[…] “must ensure that all children—without discrimination in any form—benefit from special protection measures and assistance; have access to services such as education and health care; can develop their personalities, abilities and talents to the fullest potential; grow up in an environment of happiness, love and understanding; and are informed about and participate in, achieving their rights in an accessible and active manner.”[…]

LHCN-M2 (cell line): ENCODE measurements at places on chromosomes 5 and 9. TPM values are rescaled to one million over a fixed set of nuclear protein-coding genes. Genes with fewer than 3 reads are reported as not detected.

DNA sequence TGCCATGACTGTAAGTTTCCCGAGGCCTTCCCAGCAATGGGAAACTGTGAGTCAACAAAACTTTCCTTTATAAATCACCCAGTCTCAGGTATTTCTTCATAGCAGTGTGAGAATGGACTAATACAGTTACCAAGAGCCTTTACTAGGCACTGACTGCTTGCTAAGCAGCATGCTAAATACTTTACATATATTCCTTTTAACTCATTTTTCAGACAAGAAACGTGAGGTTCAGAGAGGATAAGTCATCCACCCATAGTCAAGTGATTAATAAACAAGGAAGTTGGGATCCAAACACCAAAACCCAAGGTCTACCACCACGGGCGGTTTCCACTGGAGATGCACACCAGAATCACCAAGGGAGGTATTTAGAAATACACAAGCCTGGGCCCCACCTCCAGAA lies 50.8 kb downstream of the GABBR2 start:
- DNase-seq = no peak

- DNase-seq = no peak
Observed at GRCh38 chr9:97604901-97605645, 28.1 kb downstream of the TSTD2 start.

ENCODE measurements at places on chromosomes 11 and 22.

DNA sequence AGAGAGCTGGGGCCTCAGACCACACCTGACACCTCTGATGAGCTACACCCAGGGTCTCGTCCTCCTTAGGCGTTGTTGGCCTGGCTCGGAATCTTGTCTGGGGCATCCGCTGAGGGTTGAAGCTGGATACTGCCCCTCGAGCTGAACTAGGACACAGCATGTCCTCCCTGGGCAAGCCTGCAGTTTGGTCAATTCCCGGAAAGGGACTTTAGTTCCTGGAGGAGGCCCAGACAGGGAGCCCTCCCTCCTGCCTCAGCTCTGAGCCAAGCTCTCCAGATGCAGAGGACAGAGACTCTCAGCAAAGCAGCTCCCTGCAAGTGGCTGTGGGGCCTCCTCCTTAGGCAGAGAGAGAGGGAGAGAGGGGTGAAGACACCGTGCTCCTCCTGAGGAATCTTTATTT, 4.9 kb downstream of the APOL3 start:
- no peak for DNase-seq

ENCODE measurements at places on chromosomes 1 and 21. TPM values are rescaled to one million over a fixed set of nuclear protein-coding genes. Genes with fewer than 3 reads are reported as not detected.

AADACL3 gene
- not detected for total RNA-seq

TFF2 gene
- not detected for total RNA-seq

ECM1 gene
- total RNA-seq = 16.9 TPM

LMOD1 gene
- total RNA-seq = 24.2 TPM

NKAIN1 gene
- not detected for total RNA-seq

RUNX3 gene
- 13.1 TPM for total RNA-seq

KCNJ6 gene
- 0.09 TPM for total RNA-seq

So, what does this mean for loved centered accountability? Most of us don’t understand what this means because accountability and discipline usually show up as punishment and pain in our cultural lexicon. How many of us heard parents say they beat us out of love growing up? We condition our kids to a love/pain connection early on. Embarrassment and humiliation are also deeply wedded to notions of love centered accountability. At home, in school, and even via social media, part of the way we illicit children’s cooperation and compliance is by the fear of public shame. The social contract we’ve created with childhood gives way to a legacy of childhood sexual abuse that is seemingly intractable because it exists in a larger anti-child social context. The shame is multigenerational and supersedes our ability to adequately protect our children. Many survivors talk about the added isolation and rejection they experienced as their brave disclosures went unrecognized. The denial and rejection of brave disclosure is rooted in the same concepts of shame and fear. For many, being brought into the circle of brave disclosure is experienced as the transference of shame, and not the illumination of truth. Despite our failure as a society to adequately address CSA as a problem that cuts across race and class, the reality is that even what goes unnoticed, unacknowledged, and unrecognized grows roots that sprout and expand and cripple.